Monday, December 30, 2002
Lack of Separate Statement Didn’t Justify Summary Judgment for Opponent — C.A.
By a MetNews Staff Writer
Los Angeles Superior Court Judge Richard A. Adler erred in granting summary judgment in favor of a defendant based on the plaintiff having failed to attach a separate statement of undisputed facts, the Court of Appeal for this district ruled Friday.
The plaintiff’s attorney, in moving for relief from the summary judgment pursuant to Code of Civil Procedure Sec. 473(b) based on mistake and excusable neglect, explained that no separate statement was attached because he thought it was unnecessary under the circumstances. He pointed out that the issue raised by the defendant in its motion for summary judgment was strictly a legal one, the issue being whether the action, based on purported violations of a state statute, was preempted by federal law.
Friday’s opinion, which was not certified for publication, stopped short of embracing the proposition that a separate statement is not necessary under that circumstance. It did make clear, however, that in that context, where a trial court rejects the moving party’s legal proposition, it abuses it discretion in granting summary judgment based on the failure of the opposing party to attach a separate statement.
Div. Eight’s opinion, by Justice Lawrence D. Rubin, reinstates the action by El Rey Ensch against Top Notch Club Towing and others based on an allegedly unfair business practice of the defendant. Its trucks tour neighborhoods in which it has obtained general authorizations from landowners to tow vehicles illegally parked on their premises.
Ensch, whose car was towed when he parked illegally for a few minutes while buying a newspaper, had to pay Top Notch $98.55 to regain possession of the vehicle. He brought an action under the private attorney general statute for injunctive relief and damages.
Ensch pointed to Vehicle Code Sec. 22658 which forbids the towing of vehicles based on blanket authorizations, and requires that the towing be specifically directed by the property owner in any given instance. Top Notch insisted that there was federal preemption under the Federal Aviation Administration Authorization Act of 1994 — a contention Adler rejected, and which the Court of Appeal found unnecessary to discuss.
“Here, the sole ground of Top Notch’s motion for summary judgment was that Ensch’s claims were ‘preempted by the dictates of federal law, are not subject to regulation by state law and are therefore barred.’ This purely legal issue required little, if any, evidentiary support. In fact, the trial court actually found Ensch’s claims were not preempted by the federal law, thus demonstrating how little help a separate responsive statement would have been in this particular case. Under these circumstances, the trial court abused its discretion in granting the motion on the grounds that Ensch did not file a separate statement.”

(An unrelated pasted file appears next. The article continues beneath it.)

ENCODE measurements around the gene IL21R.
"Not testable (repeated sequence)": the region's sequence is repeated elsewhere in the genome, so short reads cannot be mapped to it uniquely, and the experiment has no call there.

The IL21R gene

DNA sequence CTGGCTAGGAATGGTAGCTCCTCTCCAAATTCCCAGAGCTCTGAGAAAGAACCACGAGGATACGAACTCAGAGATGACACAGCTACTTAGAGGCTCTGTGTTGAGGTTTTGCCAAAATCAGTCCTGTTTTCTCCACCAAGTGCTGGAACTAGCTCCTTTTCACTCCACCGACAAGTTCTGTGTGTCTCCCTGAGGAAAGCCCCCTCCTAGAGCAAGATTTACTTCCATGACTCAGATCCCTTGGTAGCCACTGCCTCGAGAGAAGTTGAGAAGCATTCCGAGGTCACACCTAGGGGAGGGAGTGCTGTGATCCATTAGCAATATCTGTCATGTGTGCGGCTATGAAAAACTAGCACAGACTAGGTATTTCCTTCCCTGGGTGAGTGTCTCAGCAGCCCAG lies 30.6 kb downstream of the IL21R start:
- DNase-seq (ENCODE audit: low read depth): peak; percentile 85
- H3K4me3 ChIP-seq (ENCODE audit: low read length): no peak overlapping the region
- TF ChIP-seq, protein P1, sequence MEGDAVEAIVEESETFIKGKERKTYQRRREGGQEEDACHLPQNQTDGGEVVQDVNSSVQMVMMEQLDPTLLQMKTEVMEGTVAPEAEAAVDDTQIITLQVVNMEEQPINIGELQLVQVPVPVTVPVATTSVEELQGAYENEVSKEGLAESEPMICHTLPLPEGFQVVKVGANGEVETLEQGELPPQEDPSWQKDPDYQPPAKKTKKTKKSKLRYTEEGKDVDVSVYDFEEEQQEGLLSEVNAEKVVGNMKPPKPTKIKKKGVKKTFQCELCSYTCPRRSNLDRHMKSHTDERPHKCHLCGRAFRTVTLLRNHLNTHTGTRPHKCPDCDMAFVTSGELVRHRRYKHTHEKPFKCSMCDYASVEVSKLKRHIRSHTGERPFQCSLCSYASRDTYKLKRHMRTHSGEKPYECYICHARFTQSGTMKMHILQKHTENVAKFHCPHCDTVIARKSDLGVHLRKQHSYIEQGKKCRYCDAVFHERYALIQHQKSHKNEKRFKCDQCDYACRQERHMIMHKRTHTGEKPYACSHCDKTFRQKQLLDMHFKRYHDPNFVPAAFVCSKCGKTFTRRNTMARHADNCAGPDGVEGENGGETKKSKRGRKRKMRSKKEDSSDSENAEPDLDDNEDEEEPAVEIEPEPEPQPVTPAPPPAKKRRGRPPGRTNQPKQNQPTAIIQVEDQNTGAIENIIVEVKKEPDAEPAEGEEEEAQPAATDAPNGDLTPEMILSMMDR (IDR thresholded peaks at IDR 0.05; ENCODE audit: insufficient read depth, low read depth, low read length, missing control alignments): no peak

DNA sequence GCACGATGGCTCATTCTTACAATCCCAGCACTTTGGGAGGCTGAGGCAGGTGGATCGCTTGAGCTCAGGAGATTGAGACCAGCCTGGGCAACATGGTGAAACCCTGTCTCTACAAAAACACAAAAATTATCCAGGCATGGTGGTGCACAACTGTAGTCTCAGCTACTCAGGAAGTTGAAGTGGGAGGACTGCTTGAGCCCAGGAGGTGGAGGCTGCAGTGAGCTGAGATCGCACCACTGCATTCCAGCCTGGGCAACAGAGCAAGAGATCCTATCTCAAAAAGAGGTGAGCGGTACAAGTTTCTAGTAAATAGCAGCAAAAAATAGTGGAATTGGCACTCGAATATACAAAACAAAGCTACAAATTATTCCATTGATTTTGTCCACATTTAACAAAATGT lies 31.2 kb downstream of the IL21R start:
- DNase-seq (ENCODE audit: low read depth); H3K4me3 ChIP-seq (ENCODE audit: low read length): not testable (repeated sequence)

Adler had pointed to factual contentions raised in Top Notch’s separate statement which Ensch failed to counter. Rubin remarked:
“[U]ndisputed fact No. 8 does not support the granting of summary judgment. First of all, it has nothing to do with federal preemption. Secondly, even if fact No.†8 were true, it does not fully dispose of plaintiff’s claims.”
Rubin said that in light of the conclusion that Adler erred in granting summary judgment, Ensch’s contention that Adler should have granted relief pursuant to Sec. 473 was moot. He did, however, make note in his discussion of the facts of Adler’s comments in his written order denying relief.
Quoting Mark Twain, Adler said:
“It ain’t what you don’t know that gets you into trouble. It’s what you know for sure that just ain’t so.”
He went on to say:
“This case concerns [Ensch], who claims he was subjected to illegal charges when he parked his automobile where properly worded signage advised him to the contrary. It appears that [Ensch] then hired an attorney who, like his client, decided that it was not necessary to follow existing rules.”
The case is Ensch v. Top Notch Club Towing, B158414.
Timothy W. Kenna and Arturo T. Salinas of Wilson, Kenna & Borys represented Ensch. David B. Pillemer and Robin F. Genchel of Mandel & Pillemer acted for Top Notch Club Towing.
Genchel said of the Court of Appeal’s ruling: “I’m not surprised.”
She noted that a separate appeal is pending in which Ensch is contesting Adler’s action in disallowing him from seeking damages for “every single person ever towed” by Top Notch. If that action is affirmed, she said, Ensch will be limited to his own damages of $98, and it might, at that point be possible to settle the case.
Attorneys for Ensch were unavailable for comment.
Copyright 2002, Metropolitan News Company